HIPAA data breaches in first half of 2015 (Jan to June) – an indepth analysis
According to the United States Office of Civil Rights, health care providers reported 139 HIPAA data breaches in the first half of 2015. While this might seem like a low number of incidents, it’s important to point out that legally, only HIPAA data breaches that affect 500 or more individuals are required to be reported.
While the stringent requirements placed on healthcare providers by the 1996 Health Insurance Portability and Accountability Act (HIPAA) make HIPAA compliance challenging, the benefits of compliance make it easier to provide individuals with coverage while securing confidential healthcare information and balancing administrative costs. The costs of not maintaining HIPAA compliant software development practices, however, can be crippling.
The magnitude of 2015’s HIPAA data breaches
While the number of HIPAA data breaches might seem low, the magnitude of individuals affected is staggering. Of the 139 incidents and 94 million plus individuals impacted, more than 98% of those victimized are the result of only five incidents. These five incidents, the results of hacking or failure in maintaining proper standards of HIPAA compliant technology practices at the network server end of the businesses, took place at Anthem, Inc., Premera Blue Cross, CareFirst BlueCross BlueShield, Virginia Department of Medical Assistance Services, and the Georgia Department of Community Health. Combined, the incidents at these five companies led 92 million individuals’ medical data being compromised.
HIPAA data breaches offer no safe harbor
Regardless of the design or intended use of your software or application, if the product allows the user to store or transmit data that is considered to be patient health information (PHI), then it must meet HIPAA compliance standards. In such cases, it’s vital that HIPAA compliant software development practices are in place.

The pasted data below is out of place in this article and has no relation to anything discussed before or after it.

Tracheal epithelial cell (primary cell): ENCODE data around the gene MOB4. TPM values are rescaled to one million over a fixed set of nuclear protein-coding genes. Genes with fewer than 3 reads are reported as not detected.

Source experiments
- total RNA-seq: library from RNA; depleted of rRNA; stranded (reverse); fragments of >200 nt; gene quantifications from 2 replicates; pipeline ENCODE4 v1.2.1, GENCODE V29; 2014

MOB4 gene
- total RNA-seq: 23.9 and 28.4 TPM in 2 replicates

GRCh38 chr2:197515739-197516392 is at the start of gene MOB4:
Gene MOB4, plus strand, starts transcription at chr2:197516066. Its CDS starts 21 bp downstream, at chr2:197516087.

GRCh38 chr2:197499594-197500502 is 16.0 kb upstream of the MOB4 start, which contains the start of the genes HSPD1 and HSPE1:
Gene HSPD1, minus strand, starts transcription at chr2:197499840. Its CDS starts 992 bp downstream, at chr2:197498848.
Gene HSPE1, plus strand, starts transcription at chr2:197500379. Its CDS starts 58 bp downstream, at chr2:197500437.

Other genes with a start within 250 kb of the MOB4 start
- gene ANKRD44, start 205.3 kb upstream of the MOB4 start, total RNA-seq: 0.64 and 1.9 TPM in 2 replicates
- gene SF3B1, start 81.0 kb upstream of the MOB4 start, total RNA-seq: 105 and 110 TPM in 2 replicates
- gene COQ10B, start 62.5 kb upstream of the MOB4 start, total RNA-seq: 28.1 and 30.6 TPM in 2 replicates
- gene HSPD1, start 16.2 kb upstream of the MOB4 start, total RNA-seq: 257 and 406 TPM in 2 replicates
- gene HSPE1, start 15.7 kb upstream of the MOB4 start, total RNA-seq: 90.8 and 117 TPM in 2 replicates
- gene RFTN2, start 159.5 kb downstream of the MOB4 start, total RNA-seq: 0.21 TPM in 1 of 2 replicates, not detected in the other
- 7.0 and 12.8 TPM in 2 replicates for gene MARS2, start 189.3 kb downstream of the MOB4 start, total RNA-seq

Make sure user data is protected at all levels of communication, internal and external.
Ensure the use of HIPAA compliant network and email servers.
Implement different security measures across multiple access levels of electronic data in form of user authentications and passwords.
Include functionality to remotely wipe data from mobile devices in the event of loss or theft.
A partnership to ensure HIPAA compliant software development
As healthcare practitioners, you face enough challenges to handle day to day operations and provide a world class customer centric healthcare delivery. You need a partner that understands HIPAA compliance and how best to position your team to create a product that will be as immune as possible to HIPAA data breaches. You need a partner that understands HIPAA compliant software development and be able to implement these best practices into your product.
For more information on HIPAA compliance requirements for mobile applications, check out our article on developing HIPAA compliant mobile apps or reach out for a free consultation session to explore how a partnership with Kays Harbor can protect your organization when it comes to developing a healthcare application.
Great infographic with lots of great facts, we are going to have to repost this on our site!
Hey Joe, glad that you like the infographic. Please feel free to share the infographic on your website.
Why does the graphic show so few breaches? 139 across the whole US? That is obviously a hugely incorrect number. Any facility medical facility I have been a part of has back about 5-10 per year alone, and we’re talking about the whole country. I would love to show these stats to my organization but they could not possibly be accurate, though the big breaches are definitely worth noting and educating.
Hi Lukas, the infographic shows all the reported incidents to the Office of Civil Rights in the first half of 2015. As per the law, only those breaches are reported where individuals affected are greater than 500.
Unfortunately, we didn’t come across any authentic data source reporting incidents affecting less than 500 people. I hope that answers your question.